Now I encountered a problem. How to paint the winter camouflage? In my earlier projects I had done it with water colours. As good as that method is I think it works best on dark surfaces so I had to try something else. I decided to spray a thin layer of Testors matt varnish to the model. As Testors paints are not diluted by Tamiy's thinner this effectively sealed the camo from anything I would do with Tamiya paints in consequent rounds. After the varnish had dried I sprayed on the winter camouflage with Tamiya matt white. As spraying leaves the edges of the colour blurred I dipped a brush into Tamiya thinner and started cleaning the edges of the white areas. This removed any splatter of white and made the edges of white areas sharper. I also treated some areas in the middle of the white surfaces in a similar manner in order to give some variation to the colour. Then I left the model to dry for a couple of days.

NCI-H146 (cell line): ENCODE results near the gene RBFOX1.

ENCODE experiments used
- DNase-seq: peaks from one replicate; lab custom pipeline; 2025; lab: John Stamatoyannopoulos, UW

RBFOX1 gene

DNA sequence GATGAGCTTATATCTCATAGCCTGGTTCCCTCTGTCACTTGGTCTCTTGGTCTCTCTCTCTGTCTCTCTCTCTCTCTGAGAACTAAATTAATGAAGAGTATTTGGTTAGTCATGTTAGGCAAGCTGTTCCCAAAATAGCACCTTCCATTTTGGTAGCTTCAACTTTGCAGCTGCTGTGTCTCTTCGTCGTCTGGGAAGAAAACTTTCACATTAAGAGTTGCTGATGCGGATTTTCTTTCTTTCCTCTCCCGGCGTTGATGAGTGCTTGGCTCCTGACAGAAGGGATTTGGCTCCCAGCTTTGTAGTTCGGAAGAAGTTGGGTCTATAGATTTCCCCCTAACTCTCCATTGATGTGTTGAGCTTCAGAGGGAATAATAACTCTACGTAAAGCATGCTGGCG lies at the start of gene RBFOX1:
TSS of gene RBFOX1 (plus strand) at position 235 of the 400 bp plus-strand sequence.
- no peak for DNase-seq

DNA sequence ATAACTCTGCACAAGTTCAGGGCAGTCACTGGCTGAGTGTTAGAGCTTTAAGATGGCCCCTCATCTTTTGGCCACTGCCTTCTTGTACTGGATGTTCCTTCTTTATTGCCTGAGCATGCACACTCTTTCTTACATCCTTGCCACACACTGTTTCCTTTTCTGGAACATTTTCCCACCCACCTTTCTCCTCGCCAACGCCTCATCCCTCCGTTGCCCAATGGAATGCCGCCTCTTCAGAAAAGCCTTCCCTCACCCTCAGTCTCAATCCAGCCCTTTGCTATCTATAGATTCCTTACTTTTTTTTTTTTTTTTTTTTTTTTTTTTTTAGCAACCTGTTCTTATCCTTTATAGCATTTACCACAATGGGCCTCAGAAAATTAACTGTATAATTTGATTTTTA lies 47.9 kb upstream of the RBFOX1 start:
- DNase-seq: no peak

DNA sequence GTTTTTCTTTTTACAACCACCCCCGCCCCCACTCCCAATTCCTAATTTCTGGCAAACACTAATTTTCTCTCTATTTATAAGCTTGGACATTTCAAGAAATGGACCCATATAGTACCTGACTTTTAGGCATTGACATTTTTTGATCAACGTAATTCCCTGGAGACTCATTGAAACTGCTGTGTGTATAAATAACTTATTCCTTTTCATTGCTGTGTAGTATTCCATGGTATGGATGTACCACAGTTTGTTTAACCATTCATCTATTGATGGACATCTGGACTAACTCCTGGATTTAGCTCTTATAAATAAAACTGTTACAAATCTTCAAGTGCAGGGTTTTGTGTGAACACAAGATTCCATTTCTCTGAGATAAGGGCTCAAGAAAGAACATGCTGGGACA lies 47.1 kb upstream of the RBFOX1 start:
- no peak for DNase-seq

As the winter camouflage was still too neat I started sanding the white surfaces with wet and dry paper. This thinned the paint and made the camo look almost translucent in places. Sanding paper also removed many small particles that had landed into the paint surface when it was still wet. This produced some very small "holes" to the white which looked very good.

Now that the camoufalge was ready it was time to finish the paint job. Wheels and tracks were once again treated with the Greenland method. I also gave the model a light wash with black oil colour but only applied it to the front and back of the hull. Fighting compartment and gun were not washed at all. Instead I started highlighting the detail in these parts with a pencil. I had made small dents to the edges of the fighting compartment walls before painting them. Now it was easy to take out the pattern with a pencil and my finger tip. The hooks used to lock the fighting compartment walls were treated separtely as they were clearly parts where paint chips off very quickly. The gun was also highlighted with a pencil with special attention given to the craddle, loading tray and hand wheels of the gun. I then went on using the pencil on the mudguards and the drive sprockets in order to imitate chipped paint in these parts as well.